UDA paramilitay Mark Barr, who was once charged with the killing of Belfast defence lawyer Pat Finucane, has been found dead in mysterious circumstances.
Barr was found hanging at a football playing field in Belfast on Wednesday morning.
The 36 year-old is understood to have been a leading figure in the Shankill Road UDA C Company, which colluded with British forces through double-agent Brian Nelson.
It was reported today that members of the PSNI’s Historical Enquiries Team have applied for a court order for permission to take fingerprints from Barr’s corpse. It has not yet been explained why Barr’s fingerprints are not on record in his police file.
After intensive campaigning by nationalists, Barr became the second man charged over the brutal 1989 slaying of Mr Finucane. Finucane was gunned down in his home in Belfast as his wife and three children watched. Numerous non-governmental human rights organisations and official reports have connected British Crown forces to his murder.
Barr was convicted in 2001 only of having documents likely to be “of use to terrorists”, including British Army and RUC/PSNI police intelligence reports. He was released with a suspended jail sentence.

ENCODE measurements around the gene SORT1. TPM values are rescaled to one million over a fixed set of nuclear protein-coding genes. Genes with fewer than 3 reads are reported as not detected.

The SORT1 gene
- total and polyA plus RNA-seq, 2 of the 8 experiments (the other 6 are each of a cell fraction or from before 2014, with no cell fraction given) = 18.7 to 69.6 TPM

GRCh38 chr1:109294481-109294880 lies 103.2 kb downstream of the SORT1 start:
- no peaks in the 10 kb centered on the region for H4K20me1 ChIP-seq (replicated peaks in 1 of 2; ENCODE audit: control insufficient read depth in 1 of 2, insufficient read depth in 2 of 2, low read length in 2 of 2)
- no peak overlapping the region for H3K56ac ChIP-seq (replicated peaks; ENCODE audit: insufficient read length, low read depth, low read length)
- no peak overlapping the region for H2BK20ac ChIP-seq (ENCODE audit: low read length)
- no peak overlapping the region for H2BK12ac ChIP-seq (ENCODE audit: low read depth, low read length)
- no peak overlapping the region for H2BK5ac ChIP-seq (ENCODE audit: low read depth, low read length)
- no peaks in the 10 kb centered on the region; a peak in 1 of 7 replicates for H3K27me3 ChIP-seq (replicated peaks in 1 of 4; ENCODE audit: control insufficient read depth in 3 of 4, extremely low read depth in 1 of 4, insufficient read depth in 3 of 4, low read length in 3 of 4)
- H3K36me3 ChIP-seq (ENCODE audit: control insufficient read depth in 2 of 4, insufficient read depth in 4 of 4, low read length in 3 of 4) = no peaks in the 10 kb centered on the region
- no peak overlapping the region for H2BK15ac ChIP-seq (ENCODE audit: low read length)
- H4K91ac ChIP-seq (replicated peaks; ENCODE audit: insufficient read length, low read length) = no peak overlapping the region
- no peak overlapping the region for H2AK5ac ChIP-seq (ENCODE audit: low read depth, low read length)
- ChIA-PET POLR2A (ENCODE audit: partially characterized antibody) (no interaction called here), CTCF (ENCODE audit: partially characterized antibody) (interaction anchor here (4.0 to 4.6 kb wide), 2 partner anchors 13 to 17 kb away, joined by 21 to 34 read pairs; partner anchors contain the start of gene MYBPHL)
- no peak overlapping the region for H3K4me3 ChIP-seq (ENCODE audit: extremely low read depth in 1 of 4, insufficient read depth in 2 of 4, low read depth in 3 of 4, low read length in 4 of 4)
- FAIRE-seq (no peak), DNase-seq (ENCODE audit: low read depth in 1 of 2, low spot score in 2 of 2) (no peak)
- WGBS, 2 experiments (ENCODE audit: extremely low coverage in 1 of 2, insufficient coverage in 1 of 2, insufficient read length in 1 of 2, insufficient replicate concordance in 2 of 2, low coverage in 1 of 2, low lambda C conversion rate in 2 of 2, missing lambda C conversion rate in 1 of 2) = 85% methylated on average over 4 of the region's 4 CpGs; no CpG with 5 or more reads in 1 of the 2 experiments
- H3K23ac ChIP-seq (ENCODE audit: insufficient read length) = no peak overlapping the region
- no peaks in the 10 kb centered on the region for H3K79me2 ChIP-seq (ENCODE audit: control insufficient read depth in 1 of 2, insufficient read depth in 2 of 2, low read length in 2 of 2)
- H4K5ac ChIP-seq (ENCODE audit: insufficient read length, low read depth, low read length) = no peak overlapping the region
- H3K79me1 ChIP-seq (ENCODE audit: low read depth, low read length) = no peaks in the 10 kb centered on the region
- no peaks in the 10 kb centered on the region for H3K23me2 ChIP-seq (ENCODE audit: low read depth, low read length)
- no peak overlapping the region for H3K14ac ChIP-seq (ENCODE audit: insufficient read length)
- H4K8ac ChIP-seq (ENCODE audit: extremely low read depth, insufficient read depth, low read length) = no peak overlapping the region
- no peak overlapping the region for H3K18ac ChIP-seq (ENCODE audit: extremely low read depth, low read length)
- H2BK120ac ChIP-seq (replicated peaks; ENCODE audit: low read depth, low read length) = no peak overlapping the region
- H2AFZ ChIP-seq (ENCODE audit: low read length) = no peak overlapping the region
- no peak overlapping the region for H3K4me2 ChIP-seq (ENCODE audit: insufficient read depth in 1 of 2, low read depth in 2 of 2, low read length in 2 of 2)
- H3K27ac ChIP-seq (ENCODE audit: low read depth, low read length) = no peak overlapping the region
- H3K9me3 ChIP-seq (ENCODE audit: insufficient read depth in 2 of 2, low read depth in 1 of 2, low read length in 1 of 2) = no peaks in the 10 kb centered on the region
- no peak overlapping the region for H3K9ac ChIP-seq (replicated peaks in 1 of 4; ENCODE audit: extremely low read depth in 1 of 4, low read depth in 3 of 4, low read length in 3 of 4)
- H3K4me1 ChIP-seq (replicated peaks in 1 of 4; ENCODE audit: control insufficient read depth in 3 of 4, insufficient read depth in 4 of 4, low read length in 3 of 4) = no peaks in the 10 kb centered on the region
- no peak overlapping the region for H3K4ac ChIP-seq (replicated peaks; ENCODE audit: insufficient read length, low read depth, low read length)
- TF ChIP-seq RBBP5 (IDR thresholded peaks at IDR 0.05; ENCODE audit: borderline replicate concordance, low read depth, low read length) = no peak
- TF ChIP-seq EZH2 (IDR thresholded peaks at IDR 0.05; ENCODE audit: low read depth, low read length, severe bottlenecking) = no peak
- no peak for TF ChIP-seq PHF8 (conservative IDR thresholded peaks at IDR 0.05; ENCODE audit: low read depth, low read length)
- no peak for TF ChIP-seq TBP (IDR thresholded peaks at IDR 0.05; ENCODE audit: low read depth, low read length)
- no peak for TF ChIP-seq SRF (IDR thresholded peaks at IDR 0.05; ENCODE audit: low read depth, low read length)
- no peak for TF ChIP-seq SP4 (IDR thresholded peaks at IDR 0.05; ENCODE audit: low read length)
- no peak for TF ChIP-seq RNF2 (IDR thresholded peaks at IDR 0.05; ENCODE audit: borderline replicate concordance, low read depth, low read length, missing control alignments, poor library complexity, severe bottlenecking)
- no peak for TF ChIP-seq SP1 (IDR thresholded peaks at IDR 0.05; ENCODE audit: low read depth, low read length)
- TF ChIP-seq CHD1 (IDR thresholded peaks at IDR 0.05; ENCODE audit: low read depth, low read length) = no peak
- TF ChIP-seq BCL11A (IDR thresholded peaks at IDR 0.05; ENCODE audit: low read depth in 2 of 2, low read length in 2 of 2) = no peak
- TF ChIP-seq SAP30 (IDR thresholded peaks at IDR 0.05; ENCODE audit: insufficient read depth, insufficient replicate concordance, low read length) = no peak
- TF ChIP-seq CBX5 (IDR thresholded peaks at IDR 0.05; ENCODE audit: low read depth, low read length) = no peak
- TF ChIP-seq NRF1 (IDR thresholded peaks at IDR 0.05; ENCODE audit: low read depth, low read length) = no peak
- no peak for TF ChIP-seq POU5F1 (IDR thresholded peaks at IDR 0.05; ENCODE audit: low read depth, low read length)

No-one has ever been convicted in relation to the Finucane killing or the other murders directed by British agent Brian Nelson, including the brutal slaying of innocent Catholic pensioner Francisco Notorantonio.
Barr is one of several UDA paramilitaries involved in ‘C Company’ collusion with British forces to die in unexplained circumstances in recent years.
The US House of Representatives last week approved a resolution introduced by New Jersey Republican Chris Smith that calls on the British government to go ahead with a full independent public judicial investigation into the Finucane killing.
Smith’s resolution passed the Congress by a vote of 364-34, with 25 members abstaining.
“This resolution calls on the British government to live up to its commitment -- as part of the Northern Ireland peace process -- to implement a public, independent, judicial inquiry into the murder of courageous human rights attorney and activist, Patrick Finucane,” said Smith. “The questions of police collusion surrounding his murder need to be answered. The British government must comply with their own pledge to investigate the Finucane murder in order to build on the recent progress we have seen with the peace process.”